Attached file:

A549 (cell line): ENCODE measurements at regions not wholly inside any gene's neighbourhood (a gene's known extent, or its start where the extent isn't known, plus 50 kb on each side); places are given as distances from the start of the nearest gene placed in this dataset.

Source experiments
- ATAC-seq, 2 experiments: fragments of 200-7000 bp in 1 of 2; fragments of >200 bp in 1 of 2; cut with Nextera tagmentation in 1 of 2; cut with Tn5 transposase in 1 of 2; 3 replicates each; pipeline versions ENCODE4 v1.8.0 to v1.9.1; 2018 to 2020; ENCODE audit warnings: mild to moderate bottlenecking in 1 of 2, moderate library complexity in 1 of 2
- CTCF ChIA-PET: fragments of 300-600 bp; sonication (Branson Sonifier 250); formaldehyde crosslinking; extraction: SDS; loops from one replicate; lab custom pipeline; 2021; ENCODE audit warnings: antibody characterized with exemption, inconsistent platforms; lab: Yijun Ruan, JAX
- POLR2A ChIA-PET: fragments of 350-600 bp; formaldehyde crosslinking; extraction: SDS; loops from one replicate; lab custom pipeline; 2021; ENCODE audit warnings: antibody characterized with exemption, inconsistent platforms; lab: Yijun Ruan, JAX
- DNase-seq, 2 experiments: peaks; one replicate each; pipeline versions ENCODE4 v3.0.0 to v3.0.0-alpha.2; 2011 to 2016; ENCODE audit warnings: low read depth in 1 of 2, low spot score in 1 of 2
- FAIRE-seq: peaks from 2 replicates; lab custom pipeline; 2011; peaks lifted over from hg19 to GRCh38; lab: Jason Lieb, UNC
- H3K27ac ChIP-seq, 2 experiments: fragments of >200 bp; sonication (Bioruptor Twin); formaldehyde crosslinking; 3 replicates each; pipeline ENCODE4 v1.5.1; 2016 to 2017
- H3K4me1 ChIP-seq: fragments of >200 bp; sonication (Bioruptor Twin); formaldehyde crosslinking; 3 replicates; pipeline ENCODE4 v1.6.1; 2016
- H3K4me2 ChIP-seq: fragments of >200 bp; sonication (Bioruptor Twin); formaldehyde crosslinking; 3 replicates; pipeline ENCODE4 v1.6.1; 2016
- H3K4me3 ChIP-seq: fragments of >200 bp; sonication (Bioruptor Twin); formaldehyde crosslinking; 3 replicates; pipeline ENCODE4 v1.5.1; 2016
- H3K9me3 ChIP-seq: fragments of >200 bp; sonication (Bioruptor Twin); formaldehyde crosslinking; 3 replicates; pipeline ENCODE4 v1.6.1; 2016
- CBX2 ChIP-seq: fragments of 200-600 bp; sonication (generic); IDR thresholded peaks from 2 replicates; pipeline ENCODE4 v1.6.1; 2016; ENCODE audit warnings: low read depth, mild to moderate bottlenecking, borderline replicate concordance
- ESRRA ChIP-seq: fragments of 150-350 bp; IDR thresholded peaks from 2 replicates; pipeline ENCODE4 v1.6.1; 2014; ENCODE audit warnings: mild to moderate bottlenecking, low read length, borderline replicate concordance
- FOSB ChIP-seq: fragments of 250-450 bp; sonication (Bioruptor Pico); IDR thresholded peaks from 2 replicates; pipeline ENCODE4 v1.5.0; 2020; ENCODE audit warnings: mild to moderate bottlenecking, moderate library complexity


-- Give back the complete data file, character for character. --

A549 (cell line): ENCODE measurements at regions not wholly inside any gene's neighbourhood (a gene's known extent, or its start where the extent isn't known, plus 50 kb on each side); places are given as distances from the start of the nearest gene placed in this dataset.

Source experiments
- ATAC-seq, 2 experiments: fragments of 200-7000 bp in 1 of 2; fragments of >200 bp in 1 of 2; cut with Nextera tagmentation in 1 of 2; cut with Tn5 transposase in 1 of 2; 3 replicates each; pipeline versions ENCODE4 v1.8.0 to v1.9.1; 2018 to 2020; ENCODE audit warnings: mild to moderate bottlenecking in 1 of 2, moderate library complexity in 1 of 2
- CTCF ChIA-PET: fragments of 300-600 bp; sonication (Branson Sonifier 250); formaldehyde crosslinking; extraction: SDS; loops from one replicate; lab custom pipeline; 2021; ENCODE audit warnings: antibody characterized with exemption, inconsistent platforms; lab: Yijun Ruan, JAX
- POLR2A ChIA-PET: fragments of 350-600 bp; formaldehyde crosslinking; extraction: SDS; loops from one replicate; lab custom pipeline; 2021; ENCODE audit warnings: antibody characterized with exemption, inconsistent platforms; lab: Yijun Ruan, JAX
- DNase-seq, 2 experiments: peaks; one replicate each; pipeline versions ENCODE4 v3.0.0 to v3.0.0-alpha.2; 2011 to 2016; ENCODE audit warnings: low read depth in 1 of 2, low spot score in 1 of 2
- FAIRE-seq: peaks from 2 replicates; lab custom pipeline; 2011; peaks lifted over from hg19 to GRCh38; lab: Jason Lieb, UNC
- H3K27ac ChIP-seq, 2 experiments: fragments of >200 bp; sonication (Bioruptor Twin); formaldehyde crosslinking; 3 replicates each; pipeline ENCODE4 v1.5.1; 2016 to 2017
- H3K4me1 ChIP-seq: fragments of >200 bp; sonication (Bioruptor Twin); formaldehyde crosslinking; 3 replicates; pipeline ENCODE4 v1.6.1; 2016
- H3K4me2 ChIP-seq: fragments of >200 bp; sonication (Bioruptor Twin); formaldehyde crosslinking; 3 replicates; pipeline ENCODE4 v1.6.1; 2016
- H3K4me3 ChIP-seq: fragments of >200 bp; sonication (Bioruptor Twin); formaldehyde crosslinking; 3 replicates; pipeline ENCODE4 v1.5.1; 2016
- H3K9me3 ChIP-seq: fragments of >200 bp; sonication (Bioruptor Twin); formaldehyde crosslinking; 3 replicates; pipeline ENCODE4 v1.6.1; 2016
- CBX2 ChIP-seq: fragments of 200-600 bp; sonication (generic); IDR thresholded peaks from 2 replicates; pipeline ENCODE4 v1.6.1; 2016; ENCODE audit warnings: low read depth, mild to moderate bottlenecking, borderline replicate concordance
- ESRRA ChIP-seq: fragments of 150-350 bp; IDR thresholded peaks from 2 replicates; pipeline ENCODE4 v1.6.1; 2014; ENCODE audit warnings: mild to moderate bottlenecking, low read length, borderline replicate concordance
- FOSB ChIP-seq: fragments of 250-450 bp; sonication (Bioruptor Pico); IDR thresholded peaks from 2 replicates; pipeline ENCODE4 v1.5.0; 2020; ENCODE audit warnings: mild to moderate bottlenecking, moderate library complexity